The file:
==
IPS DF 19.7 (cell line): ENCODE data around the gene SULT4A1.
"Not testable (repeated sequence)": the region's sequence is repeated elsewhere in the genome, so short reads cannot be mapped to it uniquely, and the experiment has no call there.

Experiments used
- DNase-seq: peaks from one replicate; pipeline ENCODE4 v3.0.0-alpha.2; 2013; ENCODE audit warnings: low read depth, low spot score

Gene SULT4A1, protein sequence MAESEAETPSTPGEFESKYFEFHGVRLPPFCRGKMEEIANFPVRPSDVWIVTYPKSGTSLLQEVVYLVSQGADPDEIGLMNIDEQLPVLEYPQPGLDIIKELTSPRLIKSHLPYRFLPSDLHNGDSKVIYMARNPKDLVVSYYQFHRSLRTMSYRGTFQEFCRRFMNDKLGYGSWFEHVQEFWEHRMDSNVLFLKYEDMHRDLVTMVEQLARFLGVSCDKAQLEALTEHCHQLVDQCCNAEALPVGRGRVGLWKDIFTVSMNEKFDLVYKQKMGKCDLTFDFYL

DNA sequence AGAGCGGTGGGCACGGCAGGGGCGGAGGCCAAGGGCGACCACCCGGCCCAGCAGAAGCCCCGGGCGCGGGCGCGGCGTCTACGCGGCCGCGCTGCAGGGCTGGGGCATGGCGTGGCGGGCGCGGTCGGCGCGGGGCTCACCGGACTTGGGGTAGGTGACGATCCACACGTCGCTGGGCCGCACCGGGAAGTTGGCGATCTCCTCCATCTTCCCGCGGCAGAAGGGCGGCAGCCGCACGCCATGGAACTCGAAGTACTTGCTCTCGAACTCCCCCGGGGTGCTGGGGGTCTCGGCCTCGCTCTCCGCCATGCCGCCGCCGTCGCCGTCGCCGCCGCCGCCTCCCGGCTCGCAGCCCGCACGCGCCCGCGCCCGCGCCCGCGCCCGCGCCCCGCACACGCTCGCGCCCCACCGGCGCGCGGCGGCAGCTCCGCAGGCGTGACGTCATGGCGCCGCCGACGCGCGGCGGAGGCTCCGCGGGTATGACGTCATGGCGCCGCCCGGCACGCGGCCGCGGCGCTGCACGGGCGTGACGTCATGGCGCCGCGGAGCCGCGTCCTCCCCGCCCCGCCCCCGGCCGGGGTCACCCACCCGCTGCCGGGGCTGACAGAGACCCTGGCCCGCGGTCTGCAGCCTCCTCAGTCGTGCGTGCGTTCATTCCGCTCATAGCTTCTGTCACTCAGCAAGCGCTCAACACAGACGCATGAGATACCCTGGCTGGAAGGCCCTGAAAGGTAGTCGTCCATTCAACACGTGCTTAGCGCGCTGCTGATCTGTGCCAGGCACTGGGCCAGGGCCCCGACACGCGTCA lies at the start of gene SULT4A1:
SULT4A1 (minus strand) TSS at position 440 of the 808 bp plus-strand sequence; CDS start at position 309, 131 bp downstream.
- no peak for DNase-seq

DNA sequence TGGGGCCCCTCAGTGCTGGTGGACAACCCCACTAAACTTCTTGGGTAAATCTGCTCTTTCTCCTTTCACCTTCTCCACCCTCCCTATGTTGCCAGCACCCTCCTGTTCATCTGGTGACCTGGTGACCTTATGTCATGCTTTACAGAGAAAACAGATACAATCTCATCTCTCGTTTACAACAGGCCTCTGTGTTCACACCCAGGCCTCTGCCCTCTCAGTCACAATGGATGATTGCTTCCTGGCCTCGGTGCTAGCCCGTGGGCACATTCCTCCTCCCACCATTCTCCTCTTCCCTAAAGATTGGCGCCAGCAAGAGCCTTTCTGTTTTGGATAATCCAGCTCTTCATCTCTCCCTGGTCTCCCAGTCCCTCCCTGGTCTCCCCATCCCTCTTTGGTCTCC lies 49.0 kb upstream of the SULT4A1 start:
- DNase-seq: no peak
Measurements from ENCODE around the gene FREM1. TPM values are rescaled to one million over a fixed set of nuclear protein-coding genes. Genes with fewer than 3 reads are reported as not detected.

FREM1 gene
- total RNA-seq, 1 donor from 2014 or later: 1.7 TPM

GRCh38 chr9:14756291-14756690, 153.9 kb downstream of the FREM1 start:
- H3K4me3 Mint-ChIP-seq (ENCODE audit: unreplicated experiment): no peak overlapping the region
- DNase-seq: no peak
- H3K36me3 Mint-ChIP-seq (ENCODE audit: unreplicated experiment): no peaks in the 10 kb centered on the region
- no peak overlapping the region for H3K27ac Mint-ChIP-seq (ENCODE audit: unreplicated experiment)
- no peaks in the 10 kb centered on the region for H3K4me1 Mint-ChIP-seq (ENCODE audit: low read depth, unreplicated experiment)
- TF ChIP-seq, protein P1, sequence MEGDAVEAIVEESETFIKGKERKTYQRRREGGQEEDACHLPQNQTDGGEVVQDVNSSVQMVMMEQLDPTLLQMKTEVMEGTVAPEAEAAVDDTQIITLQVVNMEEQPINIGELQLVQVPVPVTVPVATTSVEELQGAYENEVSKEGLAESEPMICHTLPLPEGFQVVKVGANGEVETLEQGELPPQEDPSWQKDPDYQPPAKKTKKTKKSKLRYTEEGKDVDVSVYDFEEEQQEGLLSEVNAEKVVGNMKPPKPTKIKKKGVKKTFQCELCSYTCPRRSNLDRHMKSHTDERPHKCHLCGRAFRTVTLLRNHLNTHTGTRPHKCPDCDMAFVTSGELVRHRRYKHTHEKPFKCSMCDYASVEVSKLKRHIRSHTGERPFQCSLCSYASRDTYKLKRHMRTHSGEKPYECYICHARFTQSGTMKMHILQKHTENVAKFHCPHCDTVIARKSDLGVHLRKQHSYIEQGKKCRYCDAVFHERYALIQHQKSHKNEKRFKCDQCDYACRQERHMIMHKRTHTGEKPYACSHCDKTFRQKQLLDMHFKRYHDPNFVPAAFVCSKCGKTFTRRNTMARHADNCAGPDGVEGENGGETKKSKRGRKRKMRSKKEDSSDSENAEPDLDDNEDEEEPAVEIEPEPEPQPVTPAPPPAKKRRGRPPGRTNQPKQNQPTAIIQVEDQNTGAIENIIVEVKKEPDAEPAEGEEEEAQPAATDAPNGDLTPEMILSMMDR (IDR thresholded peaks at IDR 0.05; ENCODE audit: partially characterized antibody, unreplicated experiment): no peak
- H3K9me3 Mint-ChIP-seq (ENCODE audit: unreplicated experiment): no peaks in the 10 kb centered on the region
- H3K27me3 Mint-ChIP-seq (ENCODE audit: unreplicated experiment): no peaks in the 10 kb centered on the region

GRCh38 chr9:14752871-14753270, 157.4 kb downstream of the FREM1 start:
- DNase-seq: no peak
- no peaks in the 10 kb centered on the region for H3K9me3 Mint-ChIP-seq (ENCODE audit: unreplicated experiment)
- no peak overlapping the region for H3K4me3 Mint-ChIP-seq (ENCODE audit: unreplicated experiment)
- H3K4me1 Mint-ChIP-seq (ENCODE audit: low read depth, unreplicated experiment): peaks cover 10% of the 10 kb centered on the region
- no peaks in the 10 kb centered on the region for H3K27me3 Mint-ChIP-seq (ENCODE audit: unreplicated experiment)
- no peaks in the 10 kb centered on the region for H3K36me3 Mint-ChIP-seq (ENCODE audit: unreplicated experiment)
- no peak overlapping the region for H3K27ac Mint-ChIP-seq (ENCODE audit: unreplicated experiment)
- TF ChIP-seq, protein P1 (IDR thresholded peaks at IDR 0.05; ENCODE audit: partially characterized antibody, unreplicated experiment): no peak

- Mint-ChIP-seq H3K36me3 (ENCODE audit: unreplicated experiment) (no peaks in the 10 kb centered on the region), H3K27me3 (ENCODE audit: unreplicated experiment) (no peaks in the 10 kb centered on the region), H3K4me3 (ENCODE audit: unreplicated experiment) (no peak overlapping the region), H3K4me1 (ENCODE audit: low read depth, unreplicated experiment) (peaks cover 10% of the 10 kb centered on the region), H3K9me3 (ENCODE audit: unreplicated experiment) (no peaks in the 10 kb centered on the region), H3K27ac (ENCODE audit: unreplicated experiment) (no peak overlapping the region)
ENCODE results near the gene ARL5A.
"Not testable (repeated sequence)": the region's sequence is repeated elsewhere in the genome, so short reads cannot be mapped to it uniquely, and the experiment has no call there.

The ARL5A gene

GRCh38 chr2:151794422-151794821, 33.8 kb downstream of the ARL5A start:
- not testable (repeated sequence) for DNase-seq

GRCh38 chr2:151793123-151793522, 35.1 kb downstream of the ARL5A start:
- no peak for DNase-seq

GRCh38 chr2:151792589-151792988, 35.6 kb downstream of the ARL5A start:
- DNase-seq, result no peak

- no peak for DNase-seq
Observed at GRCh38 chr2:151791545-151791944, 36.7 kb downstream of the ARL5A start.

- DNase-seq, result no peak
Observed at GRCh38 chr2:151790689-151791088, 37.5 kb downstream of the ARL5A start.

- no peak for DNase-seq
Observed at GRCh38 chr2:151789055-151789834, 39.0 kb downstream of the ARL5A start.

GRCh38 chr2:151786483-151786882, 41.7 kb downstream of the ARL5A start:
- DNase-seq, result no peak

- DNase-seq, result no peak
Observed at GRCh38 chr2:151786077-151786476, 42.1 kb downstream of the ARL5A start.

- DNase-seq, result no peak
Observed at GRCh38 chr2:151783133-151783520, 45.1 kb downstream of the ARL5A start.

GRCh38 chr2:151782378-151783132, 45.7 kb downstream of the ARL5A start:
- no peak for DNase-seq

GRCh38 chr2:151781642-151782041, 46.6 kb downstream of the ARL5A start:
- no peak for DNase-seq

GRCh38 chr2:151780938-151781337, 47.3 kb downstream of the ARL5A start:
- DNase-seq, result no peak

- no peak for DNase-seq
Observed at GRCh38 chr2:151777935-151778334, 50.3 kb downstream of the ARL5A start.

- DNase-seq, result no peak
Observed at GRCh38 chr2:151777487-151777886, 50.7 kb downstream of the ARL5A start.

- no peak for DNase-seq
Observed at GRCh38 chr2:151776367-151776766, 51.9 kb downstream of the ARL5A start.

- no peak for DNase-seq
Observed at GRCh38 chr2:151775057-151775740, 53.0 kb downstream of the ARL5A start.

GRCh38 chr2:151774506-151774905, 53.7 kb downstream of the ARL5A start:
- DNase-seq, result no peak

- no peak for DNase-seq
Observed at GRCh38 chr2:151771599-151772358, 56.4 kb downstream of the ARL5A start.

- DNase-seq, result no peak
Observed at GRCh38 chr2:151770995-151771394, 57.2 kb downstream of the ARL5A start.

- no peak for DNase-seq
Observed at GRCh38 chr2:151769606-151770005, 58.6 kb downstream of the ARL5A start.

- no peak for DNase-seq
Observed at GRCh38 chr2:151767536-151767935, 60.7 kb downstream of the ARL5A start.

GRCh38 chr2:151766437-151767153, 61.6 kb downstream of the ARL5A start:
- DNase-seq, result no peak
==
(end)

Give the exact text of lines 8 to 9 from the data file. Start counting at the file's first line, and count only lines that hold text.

- no peak for DNase-seq

DNA sequence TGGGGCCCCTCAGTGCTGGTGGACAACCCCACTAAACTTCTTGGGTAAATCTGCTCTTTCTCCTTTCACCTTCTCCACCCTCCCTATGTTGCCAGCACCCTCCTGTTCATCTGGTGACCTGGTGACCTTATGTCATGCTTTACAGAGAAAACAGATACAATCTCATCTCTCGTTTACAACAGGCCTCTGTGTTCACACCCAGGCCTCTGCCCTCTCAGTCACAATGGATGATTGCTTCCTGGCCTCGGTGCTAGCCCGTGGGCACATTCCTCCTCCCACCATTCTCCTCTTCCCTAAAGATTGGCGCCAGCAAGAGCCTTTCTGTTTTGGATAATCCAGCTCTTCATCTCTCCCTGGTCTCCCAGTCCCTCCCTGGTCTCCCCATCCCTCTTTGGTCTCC lies 49.0 kb upstream of the SULT4A1 start: